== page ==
Somewhat ironically, Hurry leased one floor to Kaskel Silverman's old partner, ladies' tailor E. G. Anthony.  The other commercial floor was taken by the Marks Adjustable Chair Company.   That firm's innovative furniture worked on the concept of notches and bars that allowed the user to change the angle of the back.  Still used in patio lounges and deck chairs today, it appeared in parlors throughout the country.

New-York Tribune, June 19, 1910 (copyright expired)

In appears that in 1913 Hurray converted the upper floors to lofts.  That year both E. G. Anthony and Marks Adjustable Chair were gone.  The outside staircase was still there, so when the Campfire Outfitting Co. leased the second floor, it was still called the "parlor floor store."   In November, the same month that Campfire Outfitting signed its lease, Parfumerie Riviera took the sixth floor as a branch of its Fifth Avenue shop.

Harper's Bazaar listed Parfumerie Riviera as a "specialty shop."  The women who patronized the upscale perfume store were refined, educated and well-to-do.  The shop's advertisements were often entirely in French, such as the May 1914 ad that read "Specialties de Beaute Objets de Toilette, Articles de Paris."  Shoppers could expect to pay dearly for scents like Katyonka, "a la Russe, the most beautiful and lasting perfume in the world."  The $9 per ounce price would be equal to about $225 today.

New-York Tribune, October 31, 1915 (copyright expired)

In December 1919 the Edmund Abdy Hurry estate commissioned architects Bart & John P. Walther to again update the building.  It was most likely at this time that the exterior staircase was removed.  The improvements seem to have been in preparation for selling the property, and in 1920 the Manport Realty Corporation took title.

Significant change came eight years later when Manport Realty sold No. 11 Knott Corporation, owners of a chain of hotels.  On November 4, 1928 The New York Times reported that the building had been "converted from a loft building into eight apartments and a restaurant."  (In fact, there were eight apartments per floor, not in total, with four on the top floor).  The Department of Buildings certificate listed them as "non-housekeeping apartments," which meant there were no kitchens.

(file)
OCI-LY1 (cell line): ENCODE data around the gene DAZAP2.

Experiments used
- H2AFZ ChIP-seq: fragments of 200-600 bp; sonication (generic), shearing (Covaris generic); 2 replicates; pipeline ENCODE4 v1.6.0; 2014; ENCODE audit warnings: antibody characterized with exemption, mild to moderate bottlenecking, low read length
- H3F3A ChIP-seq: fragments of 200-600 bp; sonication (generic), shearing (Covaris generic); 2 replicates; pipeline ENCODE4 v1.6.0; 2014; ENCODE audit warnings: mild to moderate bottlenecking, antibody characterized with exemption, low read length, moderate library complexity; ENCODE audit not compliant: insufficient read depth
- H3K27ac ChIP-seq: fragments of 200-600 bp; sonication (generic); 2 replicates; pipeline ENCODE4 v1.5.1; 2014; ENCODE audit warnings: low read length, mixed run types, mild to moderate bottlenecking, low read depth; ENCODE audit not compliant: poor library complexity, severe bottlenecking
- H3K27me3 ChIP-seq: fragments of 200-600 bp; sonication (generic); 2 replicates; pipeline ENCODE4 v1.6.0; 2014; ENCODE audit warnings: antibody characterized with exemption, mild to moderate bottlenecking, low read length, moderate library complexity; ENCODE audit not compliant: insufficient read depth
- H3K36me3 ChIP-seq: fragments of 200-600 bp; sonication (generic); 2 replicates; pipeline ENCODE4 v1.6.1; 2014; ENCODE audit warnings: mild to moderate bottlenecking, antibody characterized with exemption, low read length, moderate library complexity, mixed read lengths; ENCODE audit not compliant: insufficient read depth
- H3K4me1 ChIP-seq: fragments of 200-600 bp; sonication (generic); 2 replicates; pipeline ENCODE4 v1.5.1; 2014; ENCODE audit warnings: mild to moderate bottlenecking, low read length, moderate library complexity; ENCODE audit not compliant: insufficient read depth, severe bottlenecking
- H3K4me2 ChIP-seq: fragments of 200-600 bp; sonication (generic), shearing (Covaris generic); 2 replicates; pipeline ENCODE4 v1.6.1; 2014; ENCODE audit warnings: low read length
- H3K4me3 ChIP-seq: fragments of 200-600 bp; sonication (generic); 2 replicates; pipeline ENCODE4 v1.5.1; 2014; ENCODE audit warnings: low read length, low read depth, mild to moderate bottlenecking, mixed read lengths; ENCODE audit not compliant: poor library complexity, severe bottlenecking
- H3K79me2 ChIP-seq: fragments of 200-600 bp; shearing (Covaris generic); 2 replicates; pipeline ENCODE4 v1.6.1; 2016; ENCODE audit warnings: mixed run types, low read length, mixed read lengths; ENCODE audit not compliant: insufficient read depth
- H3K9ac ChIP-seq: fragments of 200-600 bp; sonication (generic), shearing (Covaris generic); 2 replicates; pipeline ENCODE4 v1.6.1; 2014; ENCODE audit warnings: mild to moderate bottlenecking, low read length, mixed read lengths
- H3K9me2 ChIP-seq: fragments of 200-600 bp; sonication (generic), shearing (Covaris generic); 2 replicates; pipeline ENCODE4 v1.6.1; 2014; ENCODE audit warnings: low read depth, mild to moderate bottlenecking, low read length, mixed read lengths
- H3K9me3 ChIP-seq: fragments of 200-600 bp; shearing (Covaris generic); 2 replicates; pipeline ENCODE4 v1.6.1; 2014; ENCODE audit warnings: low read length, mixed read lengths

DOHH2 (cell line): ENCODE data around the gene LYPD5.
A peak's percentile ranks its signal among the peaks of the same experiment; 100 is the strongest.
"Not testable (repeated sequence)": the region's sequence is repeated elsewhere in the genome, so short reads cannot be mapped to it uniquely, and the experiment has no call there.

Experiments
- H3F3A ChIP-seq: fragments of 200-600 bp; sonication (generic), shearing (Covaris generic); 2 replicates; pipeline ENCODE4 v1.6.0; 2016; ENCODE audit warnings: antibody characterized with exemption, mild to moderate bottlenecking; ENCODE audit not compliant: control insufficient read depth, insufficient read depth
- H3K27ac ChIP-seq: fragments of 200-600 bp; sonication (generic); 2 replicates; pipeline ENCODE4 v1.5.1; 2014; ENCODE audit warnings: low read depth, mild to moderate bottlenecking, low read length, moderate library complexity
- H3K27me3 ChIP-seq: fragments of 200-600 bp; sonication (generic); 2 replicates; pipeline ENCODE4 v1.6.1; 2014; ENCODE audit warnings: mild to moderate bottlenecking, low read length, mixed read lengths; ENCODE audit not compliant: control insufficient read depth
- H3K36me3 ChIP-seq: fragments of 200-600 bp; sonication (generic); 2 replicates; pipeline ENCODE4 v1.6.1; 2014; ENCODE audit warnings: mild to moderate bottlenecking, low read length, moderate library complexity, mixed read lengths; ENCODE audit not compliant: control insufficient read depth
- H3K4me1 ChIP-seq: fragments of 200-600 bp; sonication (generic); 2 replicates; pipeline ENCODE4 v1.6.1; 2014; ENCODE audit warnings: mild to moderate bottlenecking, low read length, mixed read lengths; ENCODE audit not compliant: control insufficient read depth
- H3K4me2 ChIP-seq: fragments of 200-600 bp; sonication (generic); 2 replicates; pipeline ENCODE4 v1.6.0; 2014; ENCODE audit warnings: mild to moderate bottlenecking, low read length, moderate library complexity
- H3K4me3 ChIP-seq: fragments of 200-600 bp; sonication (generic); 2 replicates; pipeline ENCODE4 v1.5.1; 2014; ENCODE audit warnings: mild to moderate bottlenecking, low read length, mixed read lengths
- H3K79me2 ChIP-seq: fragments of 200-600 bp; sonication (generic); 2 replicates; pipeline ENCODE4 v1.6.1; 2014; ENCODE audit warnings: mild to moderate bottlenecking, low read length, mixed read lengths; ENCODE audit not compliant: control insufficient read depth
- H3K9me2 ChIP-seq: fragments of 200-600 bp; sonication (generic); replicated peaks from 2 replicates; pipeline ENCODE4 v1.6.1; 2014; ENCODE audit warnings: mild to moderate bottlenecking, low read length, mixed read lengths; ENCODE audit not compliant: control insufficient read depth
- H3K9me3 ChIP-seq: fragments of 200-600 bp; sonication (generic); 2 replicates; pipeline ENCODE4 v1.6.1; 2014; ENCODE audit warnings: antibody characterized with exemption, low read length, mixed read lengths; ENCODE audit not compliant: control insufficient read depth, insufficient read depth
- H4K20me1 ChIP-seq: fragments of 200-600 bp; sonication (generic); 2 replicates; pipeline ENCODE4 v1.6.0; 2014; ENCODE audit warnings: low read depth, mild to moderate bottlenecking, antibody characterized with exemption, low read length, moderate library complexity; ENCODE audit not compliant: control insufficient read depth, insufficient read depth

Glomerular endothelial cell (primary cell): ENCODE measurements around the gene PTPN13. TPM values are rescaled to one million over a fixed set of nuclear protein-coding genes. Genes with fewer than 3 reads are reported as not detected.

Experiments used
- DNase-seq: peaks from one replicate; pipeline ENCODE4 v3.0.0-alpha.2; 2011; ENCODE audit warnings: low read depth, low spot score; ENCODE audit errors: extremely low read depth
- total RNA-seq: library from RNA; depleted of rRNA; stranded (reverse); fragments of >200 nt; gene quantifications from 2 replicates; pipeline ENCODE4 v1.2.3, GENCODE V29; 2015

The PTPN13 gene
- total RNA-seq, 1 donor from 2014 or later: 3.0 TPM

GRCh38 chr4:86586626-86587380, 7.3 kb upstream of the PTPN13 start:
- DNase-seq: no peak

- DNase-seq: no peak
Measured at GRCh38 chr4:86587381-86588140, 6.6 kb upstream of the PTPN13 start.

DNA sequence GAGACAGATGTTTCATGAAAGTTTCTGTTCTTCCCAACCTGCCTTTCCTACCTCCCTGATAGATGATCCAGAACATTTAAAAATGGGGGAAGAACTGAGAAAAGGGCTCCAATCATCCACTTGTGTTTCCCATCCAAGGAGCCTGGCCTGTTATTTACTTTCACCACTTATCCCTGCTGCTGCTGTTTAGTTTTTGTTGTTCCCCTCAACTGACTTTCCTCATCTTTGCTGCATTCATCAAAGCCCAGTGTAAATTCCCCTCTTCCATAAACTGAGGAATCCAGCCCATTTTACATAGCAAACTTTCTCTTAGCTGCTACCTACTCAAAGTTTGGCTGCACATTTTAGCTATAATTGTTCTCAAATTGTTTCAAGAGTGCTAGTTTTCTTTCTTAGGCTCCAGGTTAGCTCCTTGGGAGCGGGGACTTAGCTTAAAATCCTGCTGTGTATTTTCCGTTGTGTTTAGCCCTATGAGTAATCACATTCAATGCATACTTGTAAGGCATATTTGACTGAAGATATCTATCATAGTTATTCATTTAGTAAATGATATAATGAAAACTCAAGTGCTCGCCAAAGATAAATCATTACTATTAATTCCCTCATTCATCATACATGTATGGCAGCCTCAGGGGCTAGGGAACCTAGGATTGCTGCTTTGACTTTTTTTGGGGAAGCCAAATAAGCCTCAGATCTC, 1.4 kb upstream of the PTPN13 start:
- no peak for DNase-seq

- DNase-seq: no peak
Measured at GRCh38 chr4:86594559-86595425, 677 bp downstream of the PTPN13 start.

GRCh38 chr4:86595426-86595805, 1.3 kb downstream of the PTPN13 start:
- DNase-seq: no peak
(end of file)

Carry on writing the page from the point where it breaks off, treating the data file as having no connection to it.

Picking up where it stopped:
One resident in particular made a resourceful use of her apartment.  On April 24, 1932 Herriet Menken, writing in The New York Times reported that stages had been cropping up in "town halls, hotel rooms and studios to stage plays for your children."  She said that "One of the most active of these groups is led by Mrs. Clare Tree Major at her "combined rehearsal room, office and studio at 11 East Thirtieth Street."

Clare Tree Major had come from the London stage to New York in 1914 and started her children's theater three years later.  Although the plays were for youngsters, she did not employ any.  "Mrs. Major has only adults in her casts, for, she claimed, it takes adults to give good performances.  'Besides, I can't carry stage mothers around.'"

A renovation completed in 2015 retained the 1928 configuration of eight apartments on the third through fifth floors and four on the sixth.  The two-story commercial front was modernized with an architecturally sympathetic make-over.  And while the upper facade could use a gentle cleaning and the cast metal cornice needs repair, William J. Fryer's striking design survives intact on the upper floors.

photographs by the author